Apple executives painted a rosy picture of the company’s future at its annual shareholders’ meeting Wednesday - an event notable largely for the absence of Steve Jobs, who missed the meeting for the first time since returning to Apple as CEO more than a decade ago
With Jobs currently on medical leave until the end of June, the health of Apple’s CEO was very much on the minds of attendees at the shareholders’ meeting. In fact, it was the subject of the first thing asked when company executives opened the floor to shareholder questions.
A shareholder asked whether Apple’s board of directors had kept investors in the dark about the status of Jobs’ health and inquired about a succession plan.
Board member Arthur Levinson, who is also chairman and CEO of biotech firm Genentech, replied that the board disclaims information that it deems important and proper, and that it talks regularly about a succession plan.
Otherwise, the meeting served largely to have executives assure shareholders that the company was on the right track. Filling in for Jobs - and donning a Jobs-like pair of blue jeans and black (though collared, not turtleneck) shirt - chief operating officer Tim Cook cited strong Mac, iPod, and iPhone sales in the last year and hailed the App Store as “absolutely the envy of the industry.”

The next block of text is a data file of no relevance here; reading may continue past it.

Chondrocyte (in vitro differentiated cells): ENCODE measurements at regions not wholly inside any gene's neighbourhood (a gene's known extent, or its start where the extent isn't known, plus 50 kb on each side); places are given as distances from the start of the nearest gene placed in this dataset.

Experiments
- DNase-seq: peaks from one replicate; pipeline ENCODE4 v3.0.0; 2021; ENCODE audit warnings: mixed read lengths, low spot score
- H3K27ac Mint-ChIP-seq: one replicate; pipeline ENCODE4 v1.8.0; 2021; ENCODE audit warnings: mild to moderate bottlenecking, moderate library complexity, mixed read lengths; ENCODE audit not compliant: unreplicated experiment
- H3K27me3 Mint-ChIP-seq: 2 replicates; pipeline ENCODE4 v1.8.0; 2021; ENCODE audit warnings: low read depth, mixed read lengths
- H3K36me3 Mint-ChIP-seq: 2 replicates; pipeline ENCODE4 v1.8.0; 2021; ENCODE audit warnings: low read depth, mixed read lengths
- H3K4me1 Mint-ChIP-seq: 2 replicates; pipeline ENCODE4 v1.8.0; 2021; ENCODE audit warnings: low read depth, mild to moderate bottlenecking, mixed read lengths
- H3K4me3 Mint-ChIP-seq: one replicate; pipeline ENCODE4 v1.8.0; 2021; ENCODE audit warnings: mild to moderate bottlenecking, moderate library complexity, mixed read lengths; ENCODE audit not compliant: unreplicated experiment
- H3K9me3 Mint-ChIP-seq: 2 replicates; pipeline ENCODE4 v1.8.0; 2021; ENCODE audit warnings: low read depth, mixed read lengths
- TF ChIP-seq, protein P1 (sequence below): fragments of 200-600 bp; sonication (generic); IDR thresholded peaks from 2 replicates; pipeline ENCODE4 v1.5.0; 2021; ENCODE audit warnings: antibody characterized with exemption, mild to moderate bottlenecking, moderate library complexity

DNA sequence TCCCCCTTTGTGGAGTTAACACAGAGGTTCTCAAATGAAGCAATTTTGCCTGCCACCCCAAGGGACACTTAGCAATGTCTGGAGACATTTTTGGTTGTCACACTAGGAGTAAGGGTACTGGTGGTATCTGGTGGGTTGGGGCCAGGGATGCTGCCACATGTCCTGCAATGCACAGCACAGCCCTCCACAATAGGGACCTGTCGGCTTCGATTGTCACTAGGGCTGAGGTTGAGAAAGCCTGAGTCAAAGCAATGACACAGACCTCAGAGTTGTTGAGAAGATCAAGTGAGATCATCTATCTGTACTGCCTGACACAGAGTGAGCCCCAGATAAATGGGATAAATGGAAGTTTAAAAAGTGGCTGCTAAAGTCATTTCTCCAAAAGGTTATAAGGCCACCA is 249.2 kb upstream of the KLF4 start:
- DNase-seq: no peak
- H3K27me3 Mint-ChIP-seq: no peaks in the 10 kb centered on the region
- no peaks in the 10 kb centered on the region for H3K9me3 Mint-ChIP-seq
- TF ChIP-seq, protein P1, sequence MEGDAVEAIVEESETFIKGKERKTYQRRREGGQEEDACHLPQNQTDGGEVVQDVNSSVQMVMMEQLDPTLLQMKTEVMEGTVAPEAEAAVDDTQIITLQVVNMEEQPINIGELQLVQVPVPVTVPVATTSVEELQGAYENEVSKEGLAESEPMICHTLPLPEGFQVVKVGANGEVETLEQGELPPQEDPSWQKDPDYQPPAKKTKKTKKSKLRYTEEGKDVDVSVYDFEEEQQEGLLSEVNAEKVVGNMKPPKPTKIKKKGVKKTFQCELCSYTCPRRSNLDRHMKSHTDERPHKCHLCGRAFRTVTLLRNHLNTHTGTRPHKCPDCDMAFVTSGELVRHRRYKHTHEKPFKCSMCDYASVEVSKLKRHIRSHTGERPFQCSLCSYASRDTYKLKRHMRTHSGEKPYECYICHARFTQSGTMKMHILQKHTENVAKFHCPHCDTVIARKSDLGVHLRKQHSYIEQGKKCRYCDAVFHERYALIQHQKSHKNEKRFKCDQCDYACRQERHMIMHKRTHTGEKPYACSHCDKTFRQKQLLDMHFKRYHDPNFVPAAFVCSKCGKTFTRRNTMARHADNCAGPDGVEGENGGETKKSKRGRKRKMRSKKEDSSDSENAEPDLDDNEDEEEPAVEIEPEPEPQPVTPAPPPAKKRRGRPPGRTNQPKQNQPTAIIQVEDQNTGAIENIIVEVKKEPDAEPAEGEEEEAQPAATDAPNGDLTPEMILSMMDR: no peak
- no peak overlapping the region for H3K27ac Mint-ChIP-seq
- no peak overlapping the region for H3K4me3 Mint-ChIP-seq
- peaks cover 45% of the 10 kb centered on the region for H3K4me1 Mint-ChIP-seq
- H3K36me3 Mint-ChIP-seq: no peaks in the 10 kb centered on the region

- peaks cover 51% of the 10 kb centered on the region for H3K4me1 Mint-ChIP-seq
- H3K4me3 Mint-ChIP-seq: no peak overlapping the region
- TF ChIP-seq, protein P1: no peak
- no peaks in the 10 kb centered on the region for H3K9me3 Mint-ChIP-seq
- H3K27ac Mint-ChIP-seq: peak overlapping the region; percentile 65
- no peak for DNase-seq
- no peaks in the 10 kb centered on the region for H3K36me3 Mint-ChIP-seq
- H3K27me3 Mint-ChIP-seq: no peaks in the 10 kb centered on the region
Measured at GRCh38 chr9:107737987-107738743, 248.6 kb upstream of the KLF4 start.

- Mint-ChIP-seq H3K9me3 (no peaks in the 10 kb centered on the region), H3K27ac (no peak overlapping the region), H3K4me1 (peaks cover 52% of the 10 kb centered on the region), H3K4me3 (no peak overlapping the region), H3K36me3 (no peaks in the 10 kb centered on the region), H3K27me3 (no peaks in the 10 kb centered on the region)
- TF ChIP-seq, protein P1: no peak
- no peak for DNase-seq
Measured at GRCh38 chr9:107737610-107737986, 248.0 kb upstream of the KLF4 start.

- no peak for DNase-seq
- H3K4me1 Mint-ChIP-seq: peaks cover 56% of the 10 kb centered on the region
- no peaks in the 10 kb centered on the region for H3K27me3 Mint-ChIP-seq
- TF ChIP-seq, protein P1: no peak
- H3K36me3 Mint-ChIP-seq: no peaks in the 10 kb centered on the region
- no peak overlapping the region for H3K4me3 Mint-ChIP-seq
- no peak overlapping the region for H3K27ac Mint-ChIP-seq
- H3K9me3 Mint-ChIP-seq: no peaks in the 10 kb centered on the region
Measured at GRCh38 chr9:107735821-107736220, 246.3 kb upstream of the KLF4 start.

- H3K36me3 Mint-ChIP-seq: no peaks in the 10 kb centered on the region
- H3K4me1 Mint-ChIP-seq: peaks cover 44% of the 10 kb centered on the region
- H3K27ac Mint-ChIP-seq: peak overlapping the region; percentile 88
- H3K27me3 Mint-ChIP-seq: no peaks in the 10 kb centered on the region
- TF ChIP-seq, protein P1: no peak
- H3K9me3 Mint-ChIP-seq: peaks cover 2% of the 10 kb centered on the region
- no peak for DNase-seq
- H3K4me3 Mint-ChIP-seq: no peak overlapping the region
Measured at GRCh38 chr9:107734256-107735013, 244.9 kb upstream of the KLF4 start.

He also reassured shareholders that he was “very confident of our product pipeline.”
Apple executives assured shareholders that the company was on the right track with a range of Apple products available.
The business portion of the meeting was uneventful with shareholders re-electing Apple’s eight-member board of directors, though an audience member spoke out against board member Al Gore, seated in the front row, because of a fundraising controversy involving the former US vice president during the 1996 presidential election.
(In fact, with shareholder proposals involving political spending, health care reform, and the environment on the agenda, Gore’s name came up almost as often as Jobs’ during the hour-and-15-minute meeting.)
As for the shareholder proposals, preliminary results indicated that all four were voted down Wednesday, as Apple’s board of directors had recommended.
One proposal had asked for Apple to annually disclose political contributions while another asked for a similar report on sustainability. A third proposal called on Apple to enact health care reform using principles recommended by the National Academy of Sciences’ Institute of Medicine. The final proposal would have let shareholders approve compensation of Apple’s top executives.
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